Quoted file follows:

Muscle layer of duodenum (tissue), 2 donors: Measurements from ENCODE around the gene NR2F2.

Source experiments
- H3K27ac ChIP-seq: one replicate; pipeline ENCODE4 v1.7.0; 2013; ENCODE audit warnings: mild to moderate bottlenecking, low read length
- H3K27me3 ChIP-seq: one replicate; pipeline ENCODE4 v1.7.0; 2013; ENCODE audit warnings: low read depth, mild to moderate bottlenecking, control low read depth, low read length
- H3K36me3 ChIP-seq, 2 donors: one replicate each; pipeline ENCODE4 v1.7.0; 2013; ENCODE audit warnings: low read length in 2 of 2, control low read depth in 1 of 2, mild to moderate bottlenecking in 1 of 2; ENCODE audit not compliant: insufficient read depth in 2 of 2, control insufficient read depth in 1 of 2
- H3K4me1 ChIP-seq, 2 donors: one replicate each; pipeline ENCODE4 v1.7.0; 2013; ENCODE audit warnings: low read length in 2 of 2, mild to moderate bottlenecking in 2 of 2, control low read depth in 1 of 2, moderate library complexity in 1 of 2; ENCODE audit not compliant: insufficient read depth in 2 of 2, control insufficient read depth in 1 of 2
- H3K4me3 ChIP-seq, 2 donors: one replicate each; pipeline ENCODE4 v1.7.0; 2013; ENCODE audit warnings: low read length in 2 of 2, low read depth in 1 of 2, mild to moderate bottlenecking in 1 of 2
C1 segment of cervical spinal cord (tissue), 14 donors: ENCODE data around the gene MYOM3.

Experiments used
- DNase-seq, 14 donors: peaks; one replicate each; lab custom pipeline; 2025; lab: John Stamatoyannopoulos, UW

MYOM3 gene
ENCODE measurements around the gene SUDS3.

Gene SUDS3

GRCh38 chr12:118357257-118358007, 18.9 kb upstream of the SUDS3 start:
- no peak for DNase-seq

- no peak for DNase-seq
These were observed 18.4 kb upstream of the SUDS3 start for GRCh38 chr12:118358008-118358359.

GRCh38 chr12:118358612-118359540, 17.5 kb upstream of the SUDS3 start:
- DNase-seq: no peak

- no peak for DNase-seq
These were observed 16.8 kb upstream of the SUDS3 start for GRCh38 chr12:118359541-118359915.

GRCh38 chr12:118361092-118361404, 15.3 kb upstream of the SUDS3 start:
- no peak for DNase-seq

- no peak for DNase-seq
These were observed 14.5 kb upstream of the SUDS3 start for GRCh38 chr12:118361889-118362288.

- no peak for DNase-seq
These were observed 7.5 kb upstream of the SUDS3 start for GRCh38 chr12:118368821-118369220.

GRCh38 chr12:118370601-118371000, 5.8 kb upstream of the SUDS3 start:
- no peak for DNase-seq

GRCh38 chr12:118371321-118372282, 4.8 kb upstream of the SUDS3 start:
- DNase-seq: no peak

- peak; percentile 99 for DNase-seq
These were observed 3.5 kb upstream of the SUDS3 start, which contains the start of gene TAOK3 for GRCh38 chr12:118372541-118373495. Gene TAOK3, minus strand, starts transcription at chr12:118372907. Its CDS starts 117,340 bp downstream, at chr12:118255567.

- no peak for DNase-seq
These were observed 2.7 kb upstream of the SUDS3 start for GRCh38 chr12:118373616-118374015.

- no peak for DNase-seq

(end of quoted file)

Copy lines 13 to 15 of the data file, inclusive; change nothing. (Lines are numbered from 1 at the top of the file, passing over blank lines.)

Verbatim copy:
Gene SUDS3

GRCh38 chr12:118357257-118358007, 18.9 kb upstream of the SUDS3 start:
- no peak for DNase-seq